(b Hanley [now part of Stoke-on-Trent], Staffordshire, 21 Jan. 1784; d London, 30 June 1849).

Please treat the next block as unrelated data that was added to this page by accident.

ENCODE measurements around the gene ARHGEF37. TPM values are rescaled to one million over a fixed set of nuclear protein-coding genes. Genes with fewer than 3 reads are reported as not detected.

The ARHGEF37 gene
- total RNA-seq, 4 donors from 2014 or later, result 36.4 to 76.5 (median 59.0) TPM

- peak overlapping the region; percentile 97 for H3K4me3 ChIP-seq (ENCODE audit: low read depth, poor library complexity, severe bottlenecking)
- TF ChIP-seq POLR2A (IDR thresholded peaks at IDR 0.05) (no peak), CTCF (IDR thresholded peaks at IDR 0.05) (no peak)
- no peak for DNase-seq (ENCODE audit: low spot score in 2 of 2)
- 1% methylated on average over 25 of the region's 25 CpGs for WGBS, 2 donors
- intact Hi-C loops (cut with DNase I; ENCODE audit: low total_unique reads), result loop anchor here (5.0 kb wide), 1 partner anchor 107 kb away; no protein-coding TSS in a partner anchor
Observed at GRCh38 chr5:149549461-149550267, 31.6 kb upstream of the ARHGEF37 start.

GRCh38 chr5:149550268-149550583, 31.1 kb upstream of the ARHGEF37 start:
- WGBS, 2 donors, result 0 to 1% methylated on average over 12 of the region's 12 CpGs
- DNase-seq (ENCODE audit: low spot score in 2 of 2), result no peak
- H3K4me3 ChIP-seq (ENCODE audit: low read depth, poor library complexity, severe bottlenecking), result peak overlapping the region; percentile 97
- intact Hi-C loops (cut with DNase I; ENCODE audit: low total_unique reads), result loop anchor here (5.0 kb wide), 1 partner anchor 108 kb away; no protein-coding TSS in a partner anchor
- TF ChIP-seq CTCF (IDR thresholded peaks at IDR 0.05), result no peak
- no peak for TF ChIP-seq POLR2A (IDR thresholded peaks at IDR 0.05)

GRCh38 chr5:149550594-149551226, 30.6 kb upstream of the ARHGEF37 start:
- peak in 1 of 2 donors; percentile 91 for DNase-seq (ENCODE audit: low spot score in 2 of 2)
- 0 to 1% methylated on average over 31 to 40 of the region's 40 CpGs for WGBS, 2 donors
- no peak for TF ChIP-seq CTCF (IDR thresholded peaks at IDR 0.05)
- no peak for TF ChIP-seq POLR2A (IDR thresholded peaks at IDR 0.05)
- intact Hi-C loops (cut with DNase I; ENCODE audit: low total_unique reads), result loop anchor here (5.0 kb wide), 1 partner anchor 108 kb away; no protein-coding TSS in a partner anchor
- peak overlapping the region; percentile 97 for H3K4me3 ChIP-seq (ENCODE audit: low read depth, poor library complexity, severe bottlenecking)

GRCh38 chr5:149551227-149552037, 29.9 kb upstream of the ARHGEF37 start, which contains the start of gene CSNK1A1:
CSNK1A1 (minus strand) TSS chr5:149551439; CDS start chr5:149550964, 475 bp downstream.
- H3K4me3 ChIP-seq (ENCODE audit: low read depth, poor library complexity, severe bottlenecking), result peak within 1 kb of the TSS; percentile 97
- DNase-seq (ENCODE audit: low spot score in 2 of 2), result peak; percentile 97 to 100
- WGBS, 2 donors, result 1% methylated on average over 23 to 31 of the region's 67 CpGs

English landscape painter of Dutch extraction. From 1802 to 1806 he was apprenticed to the engraver, miniaturist, and painter John Raphael Smith (1752–1812), and he later studied at the Royal Academy, had advice from John Varley, and frequented the house of Dr Monro. Although he painted in oils a good deal, he achieved little success in this field and is best known as one of the finest watercolourists of his generation. His only journey abroad was a short visit to Normandy in 1828, and almost all his work is devoted to the English countryside. He is particularly associated with views of the area around Lincoln (where his wife's parents lived), in which he often uses broad washes of colour somewhat in the manner of Cotman. De Wint loved painting—he said ‘Mine is a beautiful profession’—and was popular as a teacher.